All Prepared for Fate, Lazy DM Style!

I’ve been reading “The Lazy Dungeon Master” by Michael E. Shea, a.k.a. Sly Flourish, and it’s helped me a good deal when it comes to wrapping my head around preparation for my sandbox-style Fate game. I tend to either be over prepared or, here lately, under prepared when it comes time to run an adventure. Historically, I’ve been guilty of focusing on the sort of minutiae that makes me feel like I’m doing important preparation work for a game when all I’m really doing is dicking around with the floor plans for an inn or something. I’ve drawn up floor plans for several inns and taverns in the past, and I’m sure without exception it was all wasted effort in the grand scheme of things. Having a fixed floor plan drawn out on graph paper for the local pub in advance of the game has never enhanced my game in any way, so why do I keep doing that sort of thing? Probably because doing something, and convincing myself that it’s important, useful work, feels better than doing nothing.

I likewise excel at stocking dungeons; getting down to the nuts and bolts of what’s in each room and why also feels important, and it can be a great deal more important than knowing how many stools there are at the pub, but it can also become a time-suck that turns into busy work. When I started designing my own dungeons I poured way too much time and energy into the process. I basically wrote out a module that someone else could have picked up and ran with no problem, complete with my own boxed text to read aloud to my players. I did this because the only templates I had for how to design a dungeon were published modules. I poured way more time and energy into those dungeons than I needed to, and way more time and energy than I have now to devote to such things.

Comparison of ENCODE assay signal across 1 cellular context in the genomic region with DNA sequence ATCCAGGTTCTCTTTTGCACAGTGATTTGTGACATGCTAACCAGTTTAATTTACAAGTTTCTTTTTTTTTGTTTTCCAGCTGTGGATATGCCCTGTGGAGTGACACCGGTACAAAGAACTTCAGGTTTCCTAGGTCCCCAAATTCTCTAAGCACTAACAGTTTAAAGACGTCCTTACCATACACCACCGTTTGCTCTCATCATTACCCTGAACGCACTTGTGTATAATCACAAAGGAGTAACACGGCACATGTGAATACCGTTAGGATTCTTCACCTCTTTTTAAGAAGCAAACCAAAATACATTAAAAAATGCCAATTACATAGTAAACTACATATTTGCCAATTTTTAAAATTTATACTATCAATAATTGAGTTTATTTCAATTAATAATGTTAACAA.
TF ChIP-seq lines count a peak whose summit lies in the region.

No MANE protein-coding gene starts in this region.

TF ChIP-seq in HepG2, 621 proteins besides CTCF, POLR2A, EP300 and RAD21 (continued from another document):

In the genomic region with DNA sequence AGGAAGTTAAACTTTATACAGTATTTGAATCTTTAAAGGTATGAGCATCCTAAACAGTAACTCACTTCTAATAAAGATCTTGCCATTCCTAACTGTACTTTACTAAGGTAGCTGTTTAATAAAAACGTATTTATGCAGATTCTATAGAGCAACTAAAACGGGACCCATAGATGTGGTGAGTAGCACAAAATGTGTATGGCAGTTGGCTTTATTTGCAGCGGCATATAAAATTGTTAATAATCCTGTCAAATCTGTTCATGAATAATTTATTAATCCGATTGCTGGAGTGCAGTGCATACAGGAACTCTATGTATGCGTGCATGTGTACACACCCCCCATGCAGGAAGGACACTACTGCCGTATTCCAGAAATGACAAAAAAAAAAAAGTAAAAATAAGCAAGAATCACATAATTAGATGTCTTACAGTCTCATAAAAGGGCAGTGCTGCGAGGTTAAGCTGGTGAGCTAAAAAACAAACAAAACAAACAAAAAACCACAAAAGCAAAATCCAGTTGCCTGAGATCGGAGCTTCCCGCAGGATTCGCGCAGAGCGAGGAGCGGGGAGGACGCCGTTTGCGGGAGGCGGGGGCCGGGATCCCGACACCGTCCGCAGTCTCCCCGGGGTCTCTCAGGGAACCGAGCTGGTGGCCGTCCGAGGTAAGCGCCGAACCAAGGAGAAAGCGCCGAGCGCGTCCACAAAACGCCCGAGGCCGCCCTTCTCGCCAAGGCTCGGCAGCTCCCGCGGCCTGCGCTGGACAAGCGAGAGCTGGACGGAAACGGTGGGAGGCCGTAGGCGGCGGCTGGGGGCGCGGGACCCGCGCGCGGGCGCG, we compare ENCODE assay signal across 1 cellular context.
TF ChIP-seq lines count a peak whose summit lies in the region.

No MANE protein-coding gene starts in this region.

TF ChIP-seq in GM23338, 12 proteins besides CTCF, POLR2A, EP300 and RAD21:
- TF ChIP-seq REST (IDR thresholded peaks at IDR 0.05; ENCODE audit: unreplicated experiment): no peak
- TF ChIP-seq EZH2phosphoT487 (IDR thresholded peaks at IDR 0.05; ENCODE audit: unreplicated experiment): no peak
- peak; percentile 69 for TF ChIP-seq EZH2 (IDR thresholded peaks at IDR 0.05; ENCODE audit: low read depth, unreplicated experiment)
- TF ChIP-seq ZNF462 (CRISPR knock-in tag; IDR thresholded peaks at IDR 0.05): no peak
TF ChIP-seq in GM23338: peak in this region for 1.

The big ideas, on the other hand, the actual important, plot-forwarding stuff, tend to float around in my head in a nebulous, unwieldy sort of way. Where should I start? How much should I write? At times I’ve came to the table with pages and pages of stuff written out, only to find that a lot of it was less than useful when it came to actually running the game. Again, I don’t have that kind of time these days.

So, in a nutshell, the Lazy DM approach is to write in about a sentence where the adventure begins. Then, write down in about a sentence three possible courses of action/adventure sites that the PC could choose to take or explore. Then come up with 2-3 NPCs that are friendly towards or allied with the PCs, 1-3 villainous NPCs that are aligned against or stand as obstacles to the PCs, and write a sentence or to about what they are like and what they might be up to. I’ve done all that so my adventure prep is done for the day. We’ll see how it goes!

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